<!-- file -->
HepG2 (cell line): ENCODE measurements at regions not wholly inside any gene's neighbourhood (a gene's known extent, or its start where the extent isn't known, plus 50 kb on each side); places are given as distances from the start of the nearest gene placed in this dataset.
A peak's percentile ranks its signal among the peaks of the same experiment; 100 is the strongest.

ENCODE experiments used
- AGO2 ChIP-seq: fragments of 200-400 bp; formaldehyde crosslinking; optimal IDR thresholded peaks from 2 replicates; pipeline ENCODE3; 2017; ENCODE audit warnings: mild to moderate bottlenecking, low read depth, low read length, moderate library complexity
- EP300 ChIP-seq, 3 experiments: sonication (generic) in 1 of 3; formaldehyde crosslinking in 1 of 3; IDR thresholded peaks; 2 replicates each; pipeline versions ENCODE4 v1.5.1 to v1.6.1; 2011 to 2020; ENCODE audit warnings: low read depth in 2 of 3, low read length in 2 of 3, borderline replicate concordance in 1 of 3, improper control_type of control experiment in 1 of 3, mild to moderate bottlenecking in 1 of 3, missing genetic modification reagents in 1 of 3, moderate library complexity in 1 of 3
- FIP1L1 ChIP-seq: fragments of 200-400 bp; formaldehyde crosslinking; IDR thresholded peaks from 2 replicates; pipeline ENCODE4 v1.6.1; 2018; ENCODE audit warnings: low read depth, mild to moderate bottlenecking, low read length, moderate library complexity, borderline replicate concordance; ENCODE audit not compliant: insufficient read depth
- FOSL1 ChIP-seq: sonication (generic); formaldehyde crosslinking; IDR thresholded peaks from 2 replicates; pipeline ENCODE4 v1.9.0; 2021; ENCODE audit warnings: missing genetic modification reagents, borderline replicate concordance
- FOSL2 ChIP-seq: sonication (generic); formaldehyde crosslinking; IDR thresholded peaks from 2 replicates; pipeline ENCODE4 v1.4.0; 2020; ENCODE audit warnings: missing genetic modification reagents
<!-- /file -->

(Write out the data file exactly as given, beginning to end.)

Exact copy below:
HepG2 (cell line): ENCODE measurements at regions not wholly inside any gene's neighbourhood (a gene's known extent, or its start where the extent isn't known, plus 50 kb on each side); places are given as distances from the start of the nearest gene placed in this dataset.
A peak's percentile ranks its signal among the peaks of the same experiment; 100 is the strongest.

ENCODE experiments used
- AGO2 ChIP-seq: fragments of 200-400 bp; formaldehyde crosslinking; optimal IDR thresholded peaks from 2 replicates; pipeline ENCODE3; 2017; ENCODE audit warnings: mild to moderate bottlenecking, low read depth, low read length, moderate library complexity
- EP300 ChIP-seq, 3 experiments: sonication (generic) in 1 of 3; formaldehyde crosslinking in 1 of 3; IDR thresholded peaks; 2 replicates each; pipeline versions ENCODE4 v1.5.1 to v1.6.1; 2011 to 2020; ENCODE audit warnings: low read depth in 2 of 3, low read length in 2 of 3, borderline replicate concordance in 1 of 3, improper control_type of control experiment in 1 of 3, mild to moderate bottlenecking in 1 of 3, missing genetic modification reagents in 1 of 3, moderate library complexity in 1 of 3
- FIP1L1 ChIP-seq: fragments of 200-400 bp; formaldehyde crosslinking; IDR thresholded peaks from 2 replicates; pipeline ENCODE4 v1.6.1; 2018; ENCODE audit warnings: low read depth, mild to moderate bottlenecking, low read length, moderate library complexity, borderline replicate concordance; ENCODE audit not compliant: insufficient read depth
- FOSL1 ChIP-seq: sonication (generic); formaldehyde crosslinking; IDR thresholded peaks from 2 replicates; pipeline ENCODE4 v1.9.0; 2021; ENCODE audit warnings: missing genetic modification reagents, borderline replicate concordance
- FOSL2 ChIP-seq: sonication (generic); formaldehyde crosslinking; IDR thresholded peaks from 2 replicates; pipeline ENCODE4 v1.4.0; 2020; ENCODE audit warnings: missing genetic modification reagents